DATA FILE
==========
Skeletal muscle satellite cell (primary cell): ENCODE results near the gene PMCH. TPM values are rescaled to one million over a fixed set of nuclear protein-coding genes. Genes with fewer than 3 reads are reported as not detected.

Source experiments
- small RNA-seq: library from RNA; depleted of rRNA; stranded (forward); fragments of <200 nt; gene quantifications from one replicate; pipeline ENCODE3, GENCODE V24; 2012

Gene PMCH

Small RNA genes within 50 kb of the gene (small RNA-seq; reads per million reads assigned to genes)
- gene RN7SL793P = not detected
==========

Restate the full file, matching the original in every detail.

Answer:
Skeletal muscle satellite cell (primary cell): ENCODE results near the gene PMCH. TPM values are rescaled to one million over a fixed set of nuclear protein-coding genes. Genes with fewer than 3 reads are reported as not detected.

Source experiments
- small RNA-seq: library from RNA; depleted of rRNA; stranded (forward); fragments of <200 nt; gene quantifications from one replicate; pipeline ENCODE3, GENCODE V24; 2012

Gene PMCH

Small RNA genes within 50 kb of the gene (small RNA-seq; reads per million reads assigned to genes)
- gene RN7SL793P = not detected